|Die Frankfurt-Tipp Bewertung:|
|Originaltitel:||Son of Saul|
|Laufzeit:||Ca. 107 min.|
|FSK:||From 12 years|
October 1944 at the Auschwitz-Birkenau concentration camp: the Hungarian Jew Saul Ausländer (Géza Röhrig), as part of the Sonderkommando, must help the Nazis with their cruel extermination campaign against the Jews. Together with other members of the Sonderkommando, he must remove bodies, clean the deadly showers or dig trenches. But then he discovers a boy among the dead, in whom he believes to recognize his son. From now on there is only one goal for Saul: he wants to make a real funeral possible for the boy in the presence of a rabbi. But that seems an impossible task in the concentration camp - and now of all times the members of the Sonderkommando are planning an uprising to enable them to escape from this hell…
"Son of Saul" by director László Nemes has already been awarded at several festivals and has now also won the Oscar for Best Foreign Language Film. Of course, this has something to do primarily with the subject matter, which is important and must never be forgotten. There's no question that Nemes has staged a powerful work that you as a viewer can't shake off so easily. But apart from that the question arises whether it was really necessary to stage such a challenging, emotionally exhausting story in such a bulky and almost tiringly difficult way.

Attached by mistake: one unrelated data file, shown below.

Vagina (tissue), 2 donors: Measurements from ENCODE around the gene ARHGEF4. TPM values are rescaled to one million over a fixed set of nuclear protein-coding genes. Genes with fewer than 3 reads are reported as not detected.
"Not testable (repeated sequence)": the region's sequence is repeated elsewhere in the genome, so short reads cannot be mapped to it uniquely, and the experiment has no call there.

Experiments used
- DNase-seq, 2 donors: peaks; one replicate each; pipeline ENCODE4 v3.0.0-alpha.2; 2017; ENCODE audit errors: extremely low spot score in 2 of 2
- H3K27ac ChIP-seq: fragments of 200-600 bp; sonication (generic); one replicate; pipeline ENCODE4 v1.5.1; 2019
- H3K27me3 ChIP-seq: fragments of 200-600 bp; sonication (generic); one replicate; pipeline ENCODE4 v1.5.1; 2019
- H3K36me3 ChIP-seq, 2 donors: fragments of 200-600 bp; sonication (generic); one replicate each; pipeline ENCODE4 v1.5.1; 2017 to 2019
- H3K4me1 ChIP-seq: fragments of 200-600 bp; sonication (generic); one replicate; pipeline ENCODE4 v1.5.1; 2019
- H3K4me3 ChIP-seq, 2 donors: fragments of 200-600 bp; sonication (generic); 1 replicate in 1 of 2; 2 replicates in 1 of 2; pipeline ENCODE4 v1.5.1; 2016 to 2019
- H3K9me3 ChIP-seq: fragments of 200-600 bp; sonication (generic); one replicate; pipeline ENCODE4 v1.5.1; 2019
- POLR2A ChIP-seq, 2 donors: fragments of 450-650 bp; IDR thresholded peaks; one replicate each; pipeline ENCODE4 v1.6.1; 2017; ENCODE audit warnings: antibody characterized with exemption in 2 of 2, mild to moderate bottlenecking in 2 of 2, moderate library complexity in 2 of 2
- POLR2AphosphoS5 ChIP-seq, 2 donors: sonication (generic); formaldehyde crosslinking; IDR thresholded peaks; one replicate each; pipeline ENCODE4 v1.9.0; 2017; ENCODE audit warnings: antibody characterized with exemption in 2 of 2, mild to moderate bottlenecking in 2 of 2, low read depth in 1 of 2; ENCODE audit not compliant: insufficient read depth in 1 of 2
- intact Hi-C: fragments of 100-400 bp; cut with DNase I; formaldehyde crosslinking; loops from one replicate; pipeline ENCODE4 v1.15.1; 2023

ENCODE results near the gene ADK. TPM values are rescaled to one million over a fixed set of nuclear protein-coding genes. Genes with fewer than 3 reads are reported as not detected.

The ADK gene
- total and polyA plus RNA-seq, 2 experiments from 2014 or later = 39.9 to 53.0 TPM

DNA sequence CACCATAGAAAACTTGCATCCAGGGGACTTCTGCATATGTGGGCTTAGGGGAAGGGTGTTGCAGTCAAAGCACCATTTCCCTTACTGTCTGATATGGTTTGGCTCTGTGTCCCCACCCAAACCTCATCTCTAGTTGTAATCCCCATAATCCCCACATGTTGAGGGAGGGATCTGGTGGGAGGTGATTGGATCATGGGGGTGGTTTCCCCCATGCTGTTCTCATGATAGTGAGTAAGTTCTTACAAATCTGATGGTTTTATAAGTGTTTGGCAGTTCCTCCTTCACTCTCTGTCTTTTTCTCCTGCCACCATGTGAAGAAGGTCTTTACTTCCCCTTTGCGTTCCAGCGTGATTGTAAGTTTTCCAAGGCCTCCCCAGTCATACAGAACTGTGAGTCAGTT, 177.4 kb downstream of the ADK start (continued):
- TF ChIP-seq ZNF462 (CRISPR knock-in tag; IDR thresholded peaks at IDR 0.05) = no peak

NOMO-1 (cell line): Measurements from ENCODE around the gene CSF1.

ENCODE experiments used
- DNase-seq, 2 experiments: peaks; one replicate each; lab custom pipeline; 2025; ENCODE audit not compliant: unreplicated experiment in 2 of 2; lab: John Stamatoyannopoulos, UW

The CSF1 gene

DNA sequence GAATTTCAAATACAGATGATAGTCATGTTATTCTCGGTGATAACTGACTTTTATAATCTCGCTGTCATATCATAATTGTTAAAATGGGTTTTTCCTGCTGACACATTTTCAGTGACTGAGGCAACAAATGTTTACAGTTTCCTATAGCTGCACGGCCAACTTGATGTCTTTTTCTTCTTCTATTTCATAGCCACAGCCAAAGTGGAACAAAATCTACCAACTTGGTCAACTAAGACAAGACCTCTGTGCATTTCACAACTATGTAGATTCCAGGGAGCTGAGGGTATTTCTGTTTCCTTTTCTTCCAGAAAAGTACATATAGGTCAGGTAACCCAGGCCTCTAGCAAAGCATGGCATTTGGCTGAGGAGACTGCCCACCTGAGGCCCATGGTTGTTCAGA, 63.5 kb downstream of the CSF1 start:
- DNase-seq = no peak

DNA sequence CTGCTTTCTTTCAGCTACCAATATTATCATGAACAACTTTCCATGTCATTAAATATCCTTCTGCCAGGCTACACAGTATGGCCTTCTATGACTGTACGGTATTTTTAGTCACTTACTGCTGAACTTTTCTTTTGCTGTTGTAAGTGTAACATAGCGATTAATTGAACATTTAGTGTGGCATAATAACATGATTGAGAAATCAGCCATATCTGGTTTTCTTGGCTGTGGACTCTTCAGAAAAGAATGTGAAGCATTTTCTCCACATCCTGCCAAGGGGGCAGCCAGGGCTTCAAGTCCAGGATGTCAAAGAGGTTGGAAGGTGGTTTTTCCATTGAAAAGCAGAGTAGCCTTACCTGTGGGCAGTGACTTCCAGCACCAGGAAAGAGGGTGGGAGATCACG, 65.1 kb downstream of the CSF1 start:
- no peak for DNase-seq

Of course it's understandable that Nemes wants to mercilessly draw the audience into the action with his very special camera style. He manages that very well, but in the long run it's very exhausting for the viewer. Added to this is the fact that the story in its core is not sufficient to justify the almost two hours of runtime. Rather, one has the feeling that it should primarily serve to show as much as possible of the cruel everyday life in a concentration camp. This is extremely shocking and disturbing, especially in the first minutes, but loses a lot of its power in the long run.
"Son of Saul" will unfortunately only be accessible to a small audience as the film it is. It is too difficult - in terms of both content and craftsmanship - to reach as many viewers as the ambitions behind the project deserve. Those who aren't afraid of heavy cinema costs in general and can place the emotional intensity above the dramaturgical one, will get a long lasting film here. But if you're afraid that this drama might be too much of a challenge, you won't be able to see what the movie's great critiques and various film awards have earned it. And therefore there is only a certain reservation: Worth seeing!
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